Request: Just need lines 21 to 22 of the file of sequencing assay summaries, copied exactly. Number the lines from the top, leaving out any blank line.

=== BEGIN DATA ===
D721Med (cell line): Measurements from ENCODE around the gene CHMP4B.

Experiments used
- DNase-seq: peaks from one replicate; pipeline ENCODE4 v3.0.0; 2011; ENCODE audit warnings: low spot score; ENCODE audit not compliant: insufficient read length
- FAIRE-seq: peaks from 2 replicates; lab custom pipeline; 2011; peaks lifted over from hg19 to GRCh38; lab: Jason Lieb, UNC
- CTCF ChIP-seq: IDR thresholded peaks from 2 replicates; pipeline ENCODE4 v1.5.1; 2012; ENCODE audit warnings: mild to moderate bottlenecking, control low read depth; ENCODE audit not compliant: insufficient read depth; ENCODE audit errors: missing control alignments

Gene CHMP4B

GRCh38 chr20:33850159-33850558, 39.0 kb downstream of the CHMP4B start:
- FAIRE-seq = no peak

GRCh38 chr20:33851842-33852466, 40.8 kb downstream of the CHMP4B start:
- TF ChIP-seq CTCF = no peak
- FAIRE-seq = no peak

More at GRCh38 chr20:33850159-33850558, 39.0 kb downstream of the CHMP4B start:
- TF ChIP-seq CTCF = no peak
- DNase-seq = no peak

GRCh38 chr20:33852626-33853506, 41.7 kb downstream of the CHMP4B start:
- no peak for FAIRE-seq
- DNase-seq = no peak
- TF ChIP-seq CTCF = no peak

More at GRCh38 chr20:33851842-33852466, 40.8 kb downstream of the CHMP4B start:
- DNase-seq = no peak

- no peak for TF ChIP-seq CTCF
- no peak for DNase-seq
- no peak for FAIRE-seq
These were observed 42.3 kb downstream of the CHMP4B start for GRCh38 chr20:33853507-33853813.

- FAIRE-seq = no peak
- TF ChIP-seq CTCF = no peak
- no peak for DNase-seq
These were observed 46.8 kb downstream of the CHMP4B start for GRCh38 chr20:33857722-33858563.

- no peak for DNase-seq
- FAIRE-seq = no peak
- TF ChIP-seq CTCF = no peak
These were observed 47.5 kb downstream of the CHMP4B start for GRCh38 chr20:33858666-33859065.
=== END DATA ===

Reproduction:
- no peak for TF ChIP-seq CTCF
- no peak for DNase-seq